Stepien, whom Christie wound up firing for “poor judgment,” faced some damning testimony by Wildstein earlier this week as well.
     Though the former aide has maintained his innocence, he took heat in the early days of the controversy for having called Sokolich an “idiot.”
     Baroni’s attorney had predicted early on that Wildstein would be “trading scalps” to reduce his possible sentence, but Wildstein told the court Wednesday that he was ready to be the fall guy.
     “I’ll take this, this is on me,” Wildstein said he told Kelly on Dec. 6 when announcing his departure.
     He said Kelly was emotional about it, and told him she said she was sorry.
     Wildstein described Baroni meanwhile as nervous about his own imminent firing.
     On Dec. 11, the men met at a Hyatt Regency hotel in New Jersey, where “discussed getting our stories straight,” Wildstein said.
     When Port Authority finally did force out Baroni, on Dec. 13, Wildstein said his former boss was very upset and very emotional.
     Touching on an issue that defense attorneys are sure to revisit on cross-examination, Wildstein spoke about the boxes of personal items he took from the Port Authority after resigning.
     He said he took an old hard drive of Baroni’s because Baroni had given it to him a year earlier when he got a new computer.
     What is on that hard drive is unclear, but in a case brimming with electronic evidence like this one, the drive’s worth cannot be underestimated.
     Prosecutors built their case with communications the accused co-conspirators sent before and during the lane closures.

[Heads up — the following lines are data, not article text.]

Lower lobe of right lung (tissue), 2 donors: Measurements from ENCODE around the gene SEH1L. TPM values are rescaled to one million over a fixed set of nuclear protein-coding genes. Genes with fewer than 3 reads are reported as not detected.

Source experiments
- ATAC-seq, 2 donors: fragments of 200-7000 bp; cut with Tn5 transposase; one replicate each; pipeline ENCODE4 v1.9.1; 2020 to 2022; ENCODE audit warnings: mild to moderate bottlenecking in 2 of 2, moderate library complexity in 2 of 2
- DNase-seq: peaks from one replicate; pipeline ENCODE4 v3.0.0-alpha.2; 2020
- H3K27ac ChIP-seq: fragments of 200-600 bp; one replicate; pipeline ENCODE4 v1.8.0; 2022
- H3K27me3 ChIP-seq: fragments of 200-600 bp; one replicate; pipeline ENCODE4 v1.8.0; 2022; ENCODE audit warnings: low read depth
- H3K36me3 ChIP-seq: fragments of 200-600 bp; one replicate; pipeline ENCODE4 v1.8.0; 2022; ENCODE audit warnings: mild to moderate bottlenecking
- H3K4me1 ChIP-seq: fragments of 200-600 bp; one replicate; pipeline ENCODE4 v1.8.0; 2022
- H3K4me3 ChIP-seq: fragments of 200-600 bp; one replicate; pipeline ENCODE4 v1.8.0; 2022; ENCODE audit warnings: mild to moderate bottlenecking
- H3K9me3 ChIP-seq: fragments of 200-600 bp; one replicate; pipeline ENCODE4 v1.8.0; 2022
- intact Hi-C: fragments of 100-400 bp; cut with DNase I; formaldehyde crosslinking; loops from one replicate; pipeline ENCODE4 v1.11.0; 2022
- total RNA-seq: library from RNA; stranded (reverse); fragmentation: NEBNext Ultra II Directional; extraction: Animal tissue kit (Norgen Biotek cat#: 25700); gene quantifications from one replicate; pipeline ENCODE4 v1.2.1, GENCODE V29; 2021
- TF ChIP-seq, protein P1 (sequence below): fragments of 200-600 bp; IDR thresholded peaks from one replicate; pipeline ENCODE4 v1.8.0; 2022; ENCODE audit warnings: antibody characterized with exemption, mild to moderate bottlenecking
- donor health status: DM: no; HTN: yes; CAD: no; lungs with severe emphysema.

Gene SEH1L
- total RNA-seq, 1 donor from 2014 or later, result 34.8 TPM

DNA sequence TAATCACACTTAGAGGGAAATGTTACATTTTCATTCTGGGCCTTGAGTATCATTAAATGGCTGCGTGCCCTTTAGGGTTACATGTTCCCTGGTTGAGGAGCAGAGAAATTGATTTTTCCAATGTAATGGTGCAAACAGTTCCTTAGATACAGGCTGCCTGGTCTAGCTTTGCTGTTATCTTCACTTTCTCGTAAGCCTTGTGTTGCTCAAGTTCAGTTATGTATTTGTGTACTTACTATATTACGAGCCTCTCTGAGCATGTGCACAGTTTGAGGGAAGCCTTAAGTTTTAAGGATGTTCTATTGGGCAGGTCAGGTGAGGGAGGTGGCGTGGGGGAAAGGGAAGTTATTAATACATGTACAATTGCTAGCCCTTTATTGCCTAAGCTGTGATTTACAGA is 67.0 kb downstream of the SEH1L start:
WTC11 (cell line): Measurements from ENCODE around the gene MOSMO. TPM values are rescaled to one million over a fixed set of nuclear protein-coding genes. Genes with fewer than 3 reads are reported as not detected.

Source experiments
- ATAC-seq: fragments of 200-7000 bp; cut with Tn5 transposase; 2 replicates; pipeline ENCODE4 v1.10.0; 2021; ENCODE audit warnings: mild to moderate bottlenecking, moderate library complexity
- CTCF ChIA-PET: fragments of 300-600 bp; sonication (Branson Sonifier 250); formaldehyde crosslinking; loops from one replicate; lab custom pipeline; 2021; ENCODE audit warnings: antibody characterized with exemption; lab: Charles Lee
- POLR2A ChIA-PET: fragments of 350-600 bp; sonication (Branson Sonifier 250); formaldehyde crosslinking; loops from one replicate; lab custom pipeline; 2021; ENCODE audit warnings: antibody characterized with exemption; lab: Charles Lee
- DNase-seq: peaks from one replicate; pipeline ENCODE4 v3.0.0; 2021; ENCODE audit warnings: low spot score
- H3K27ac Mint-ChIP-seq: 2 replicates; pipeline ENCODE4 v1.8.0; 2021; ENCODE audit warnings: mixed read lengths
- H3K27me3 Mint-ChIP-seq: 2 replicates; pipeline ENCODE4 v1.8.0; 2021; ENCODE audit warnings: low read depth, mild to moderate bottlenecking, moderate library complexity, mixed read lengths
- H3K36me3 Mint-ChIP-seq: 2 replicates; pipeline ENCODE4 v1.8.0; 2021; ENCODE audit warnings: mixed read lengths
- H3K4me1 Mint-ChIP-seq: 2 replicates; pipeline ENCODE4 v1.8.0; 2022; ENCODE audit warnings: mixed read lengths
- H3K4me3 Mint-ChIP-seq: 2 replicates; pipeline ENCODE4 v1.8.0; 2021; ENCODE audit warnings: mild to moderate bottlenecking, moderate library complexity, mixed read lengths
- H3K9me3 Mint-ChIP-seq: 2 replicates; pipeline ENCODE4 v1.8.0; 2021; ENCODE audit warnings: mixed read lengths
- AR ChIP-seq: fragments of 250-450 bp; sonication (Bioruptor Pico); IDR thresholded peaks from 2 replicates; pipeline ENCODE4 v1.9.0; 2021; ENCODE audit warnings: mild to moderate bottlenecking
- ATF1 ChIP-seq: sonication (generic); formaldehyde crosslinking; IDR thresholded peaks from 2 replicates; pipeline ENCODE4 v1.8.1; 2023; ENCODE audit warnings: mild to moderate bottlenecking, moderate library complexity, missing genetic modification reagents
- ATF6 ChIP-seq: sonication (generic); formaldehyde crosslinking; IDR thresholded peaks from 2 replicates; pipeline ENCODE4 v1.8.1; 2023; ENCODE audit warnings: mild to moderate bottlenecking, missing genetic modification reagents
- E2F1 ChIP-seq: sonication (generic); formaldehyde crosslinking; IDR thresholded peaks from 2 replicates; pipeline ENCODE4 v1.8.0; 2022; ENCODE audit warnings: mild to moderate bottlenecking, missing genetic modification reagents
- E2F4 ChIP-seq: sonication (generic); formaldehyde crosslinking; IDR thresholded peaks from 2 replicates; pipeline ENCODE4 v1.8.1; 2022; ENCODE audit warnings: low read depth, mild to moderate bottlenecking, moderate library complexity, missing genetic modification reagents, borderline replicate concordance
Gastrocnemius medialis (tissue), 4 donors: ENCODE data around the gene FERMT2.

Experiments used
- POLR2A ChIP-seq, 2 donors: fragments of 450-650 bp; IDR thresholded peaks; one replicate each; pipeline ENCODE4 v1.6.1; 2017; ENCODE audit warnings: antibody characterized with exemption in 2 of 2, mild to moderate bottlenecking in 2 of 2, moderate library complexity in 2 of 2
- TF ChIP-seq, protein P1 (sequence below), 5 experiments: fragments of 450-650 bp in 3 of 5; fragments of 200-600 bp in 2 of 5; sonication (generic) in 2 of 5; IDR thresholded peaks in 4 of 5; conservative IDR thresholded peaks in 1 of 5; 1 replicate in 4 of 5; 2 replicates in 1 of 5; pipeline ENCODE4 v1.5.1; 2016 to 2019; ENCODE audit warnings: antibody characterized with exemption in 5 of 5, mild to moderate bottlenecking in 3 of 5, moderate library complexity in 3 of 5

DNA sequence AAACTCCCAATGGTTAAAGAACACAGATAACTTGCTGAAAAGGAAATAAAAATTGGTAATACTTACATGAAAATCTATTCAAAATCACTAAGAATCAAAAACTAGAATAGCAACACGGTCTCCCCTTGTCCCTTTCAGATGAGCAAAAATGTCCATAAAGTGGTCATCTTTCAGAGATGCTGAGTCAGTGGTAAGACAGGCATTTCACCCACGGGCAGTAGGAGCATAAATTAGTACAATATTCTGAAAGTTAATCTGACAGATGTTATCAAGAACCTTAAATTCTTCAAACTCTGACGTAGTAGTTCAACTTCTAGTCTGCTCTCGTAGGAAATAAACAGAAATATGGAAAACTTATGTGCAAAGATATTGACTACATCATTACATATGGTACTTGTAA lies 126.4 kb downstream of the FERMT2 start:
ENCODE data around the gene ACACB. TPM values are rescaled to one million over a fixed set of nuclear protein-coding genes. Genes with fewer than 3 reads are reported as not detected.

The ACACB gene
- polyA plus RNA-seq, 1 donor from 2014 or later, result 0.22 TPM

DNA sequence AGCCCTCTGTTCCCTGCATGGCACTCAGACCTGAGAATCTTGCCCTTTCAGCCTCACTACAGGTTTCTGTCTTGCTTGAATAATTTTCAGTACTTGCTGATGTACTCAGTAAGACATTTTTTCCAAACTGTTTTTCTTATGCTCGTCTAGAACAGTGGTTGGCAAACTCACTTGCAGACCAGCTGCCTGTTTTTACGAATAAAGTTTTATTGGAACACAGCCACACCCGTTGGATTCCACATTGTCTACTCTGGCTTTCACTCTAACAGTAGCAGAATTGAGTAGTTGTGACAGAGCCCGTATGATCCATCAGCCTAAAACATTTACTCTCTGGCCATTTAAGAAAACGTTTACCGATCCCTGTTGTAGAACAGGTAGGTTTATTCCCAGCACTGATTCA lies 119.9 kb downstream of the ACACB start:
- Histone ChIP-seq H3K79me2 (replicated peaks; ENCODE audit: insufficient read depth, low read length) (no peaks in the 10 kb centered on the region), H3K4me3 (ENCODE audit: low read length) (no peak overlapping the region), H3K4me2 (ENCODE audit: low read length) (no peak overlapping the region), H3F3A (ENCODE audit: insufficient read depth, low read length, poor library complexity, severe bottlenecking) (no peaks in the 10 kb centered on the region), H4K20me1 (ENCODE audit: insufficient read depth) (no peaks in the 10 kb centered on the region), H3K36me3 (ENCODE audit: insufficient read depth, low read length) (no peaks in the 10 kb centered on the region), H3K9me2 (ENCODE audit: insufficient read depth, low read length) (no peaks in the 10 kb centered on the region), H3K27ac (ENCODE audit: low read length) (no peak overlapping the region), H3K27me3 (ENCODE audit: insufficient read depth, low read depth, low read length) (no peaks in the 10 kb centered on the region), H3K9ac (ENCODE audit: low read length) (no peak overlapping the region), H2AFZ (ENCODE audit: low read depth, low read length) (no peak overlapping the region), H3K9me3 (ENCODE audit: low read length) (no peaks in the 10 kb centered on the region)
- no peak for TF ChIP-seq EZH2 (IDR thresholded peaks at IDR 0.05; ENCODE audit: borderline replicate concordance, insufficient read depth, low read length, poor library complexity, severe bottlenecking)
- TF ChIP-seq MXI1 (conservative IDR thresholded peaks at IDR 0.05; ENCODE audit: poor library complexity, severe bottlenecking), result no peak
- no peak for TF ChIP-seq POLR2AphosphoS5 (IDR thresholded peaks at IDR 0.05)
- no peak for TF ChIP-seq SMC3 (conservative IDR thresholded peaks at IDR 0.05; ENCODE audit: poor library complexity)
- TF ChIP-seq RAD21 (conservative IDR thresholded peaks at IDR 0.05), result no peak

The day after Fort Lee Mayor Mark Sokolich turned down the many overtures by Christie staffers to endorse the Republican governor in his re-election bid, Kelly emailed Wildstein: “Time for some traffic problems in Fort Lee.”
     Wildstein told the court that he kept everything, and was never told to delete text messages or emails.
     Defense attorneys hope to paint a picture that Wildstein was plotting to throw Kelly and Baroni under the bus even as he was being escorted out of Port Authority facilities.
     Kelly could be overheard outside the courtroom Monday telling friends, “it’s been a long three years.”
     On Wednesday, Wildstein told the court that Baroni lied in 2013 about various things when he testified before the New Jersey transportation committee.
     Baroni maintains that the lane closures were part of a legitimate traffic study, and told the committee at the time that the study was planned in advance.